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Know When To Fold ‘Em

March 6, 2017

There comes a time in every one’s life where they sometimes just have to admit they can’t do it all. My latest one of those moments came over the weekend. We are in the final stretch of Girl Scout Cookie season. I love doing cookies. It’s stressful, hectic, crazy, annoying and fun all at the same time.

I love seeing the girls grow and learn. I love seeing them figure out the math and make change for customers. I love seeing them grow and mature as they learn to interact with adults who often need to grow and mature themselves.

You see cookie season is not really about delicious thin mints or chocolate, coconut and caramel goodness. Cookie season is about learning. It’s about goal setting. It’s about honing business and marketing skills. It’s about making choices. Cookies teach the girls confidence. Cookies teach the girls about patience. Cookies teach the girls compassion.

cookie-mobile02One of the major tenents of cookie season is goal setting and striving to reach those goals. We talk a lot about realistic goals versus pie in the sky goals. Over the years, the conversation has gotten easier as the girls learn what is realistic and what it not. This year the girls set a combined goal of 1,300 boxes of cookies. Last year they sold a combined 1,355 boxes. We knew this year would be a little tougher because The Husband has been away for work for most of the cookie season. Without a second parent, we cannot divide and conquer as much as usual. So we knew numbers would be down a little bit but the girls were committed to pushing themselves to get what they wanted.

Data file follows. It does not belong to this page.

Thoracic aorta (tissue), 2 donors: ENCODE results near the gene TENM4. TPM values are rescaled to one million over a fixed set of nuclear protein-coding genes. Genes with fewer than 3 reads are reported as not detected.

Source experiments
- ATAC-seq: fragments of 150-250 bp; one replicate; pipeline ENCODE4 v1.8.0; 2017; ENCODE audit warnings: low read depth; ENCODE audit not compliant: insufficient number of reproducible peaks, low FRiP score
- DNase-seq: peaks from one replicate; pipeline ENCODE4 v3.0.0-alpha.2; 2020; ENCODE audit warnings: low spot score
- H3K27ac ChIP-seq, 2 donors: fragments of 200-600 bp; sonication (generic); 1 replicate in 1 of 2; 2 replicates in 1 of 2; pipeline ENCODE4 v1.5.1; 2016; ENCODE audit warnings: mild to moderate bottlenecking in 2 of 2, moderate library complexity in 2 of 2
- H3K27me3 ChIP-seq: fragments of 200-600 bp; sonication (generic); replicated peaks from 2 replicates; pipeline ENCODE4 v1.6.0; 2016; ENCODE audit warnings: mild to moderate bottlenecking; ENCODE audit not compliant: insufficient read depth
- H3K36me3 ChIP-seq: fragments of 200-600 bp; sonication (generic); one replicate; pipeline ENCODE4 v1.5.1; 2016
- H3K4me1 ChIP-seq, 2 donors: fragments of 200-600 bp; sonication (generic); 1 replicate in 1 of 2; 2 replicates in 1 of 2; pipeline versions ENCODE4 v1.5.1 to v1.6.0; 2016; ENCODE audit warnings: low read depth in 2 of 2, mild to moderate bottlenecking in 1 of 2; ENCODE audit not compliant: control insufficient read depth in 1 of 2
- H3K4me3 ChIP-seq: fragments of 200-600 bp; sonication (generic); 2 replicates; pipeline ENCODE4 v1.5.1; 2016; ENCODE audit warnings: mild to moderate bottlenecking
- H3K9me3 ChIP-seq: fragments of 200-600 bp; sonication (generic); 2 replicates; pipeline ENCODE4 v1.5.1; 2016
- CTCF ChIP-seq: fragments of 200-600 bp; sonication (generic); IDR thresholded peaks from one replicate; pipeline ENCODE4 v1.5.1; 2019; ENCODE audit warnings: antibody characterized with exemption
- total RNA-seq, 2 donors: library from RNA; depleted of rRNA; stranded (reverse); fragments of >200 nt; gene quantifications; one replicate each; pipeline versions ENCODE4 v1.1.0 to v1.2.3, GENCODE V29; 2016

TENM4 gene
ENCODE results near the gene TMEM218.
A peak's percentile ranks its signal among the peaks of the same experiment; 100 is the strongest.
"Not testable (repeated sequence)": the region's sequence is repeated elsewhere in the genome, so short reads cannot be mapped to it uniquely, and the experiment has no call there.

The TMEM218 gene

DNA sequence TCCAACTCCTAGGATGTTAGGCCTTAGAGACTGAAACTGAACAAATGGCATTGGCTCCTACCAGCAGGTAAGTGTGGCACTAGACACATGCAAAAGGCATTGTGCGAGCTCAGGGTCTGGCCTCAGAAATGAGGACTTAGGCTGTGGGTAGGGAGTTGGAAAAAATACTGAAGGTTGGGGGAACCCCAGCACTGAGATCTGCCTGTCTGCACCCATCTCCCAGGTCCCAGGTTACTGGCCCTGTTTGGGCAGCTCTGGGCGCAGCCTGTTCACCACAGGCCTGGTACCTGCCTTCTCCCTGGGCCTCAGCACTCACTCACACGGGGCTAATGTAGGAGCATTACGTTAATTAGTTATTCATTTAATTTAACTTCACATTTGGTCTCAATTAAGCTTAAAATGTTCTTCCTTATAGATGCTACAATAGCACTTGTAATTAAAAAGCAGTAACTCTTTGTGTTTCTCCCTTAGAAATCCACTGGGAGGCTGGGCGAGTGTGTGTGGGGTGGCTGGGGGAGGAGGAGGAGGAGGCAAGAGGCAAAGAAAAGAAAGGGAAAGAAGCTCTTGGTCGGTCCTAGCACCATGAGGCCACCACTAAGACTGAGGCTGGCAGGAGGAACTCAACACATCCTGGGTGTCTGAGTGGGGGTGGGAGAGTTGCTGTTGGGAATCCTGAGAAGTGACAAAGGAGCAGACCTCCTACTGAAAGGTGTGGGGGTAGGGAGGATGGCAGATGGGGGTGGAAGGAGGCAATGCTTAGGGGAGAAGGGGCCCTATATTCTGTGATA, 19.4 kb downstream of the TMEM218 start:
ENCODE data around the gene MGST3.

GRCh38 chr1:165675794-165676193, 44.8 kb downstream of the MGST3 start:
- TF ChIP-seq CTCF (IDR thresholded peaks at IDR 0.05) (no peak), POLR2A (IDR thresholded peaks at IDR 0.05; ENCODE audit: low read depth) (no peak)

In addition to The Husband being gone, the Big One opted to go to church camp the first weekend of cookie sales. Again, a choice that she made knowing that if at the end we were not at their goals, the Little One got first choice of which incentives she received because she was doing the first big weekend alone.  Again, cookies have taught the girls valuable life lessons this time – making choices, setting priorities and accepting consequences.

As the cookie season rolled on, The Big One got terribly ill. We are still not certain what it was the hit her, but she was wiped out for about 10 days, including missing 5 days of school. (This is a kid who did not miss five days of school total through Kindergarten – 5th grade!) It was a nasty bug.  The Big One clearly does not get sick often, but when she does, boy howdy she does it good. Knowing this, her pediatrician immediately started her on Cleocin, which is the nastiest antibiotic known to man. In case you missed our last time on Cleocin, you can read about that joy here.

That illness put a huge damper on sales because The Husband was out of town so we were homebound for the better part of two weeks. We finally got The Big One’s illness cleared up. The Husband came home and we were rolling again. The Big One is old enough to participate in booth sales alone with just one adult so we divided and conquered for one weekend of sales. There was a glimmer of hope we’d get to their goal.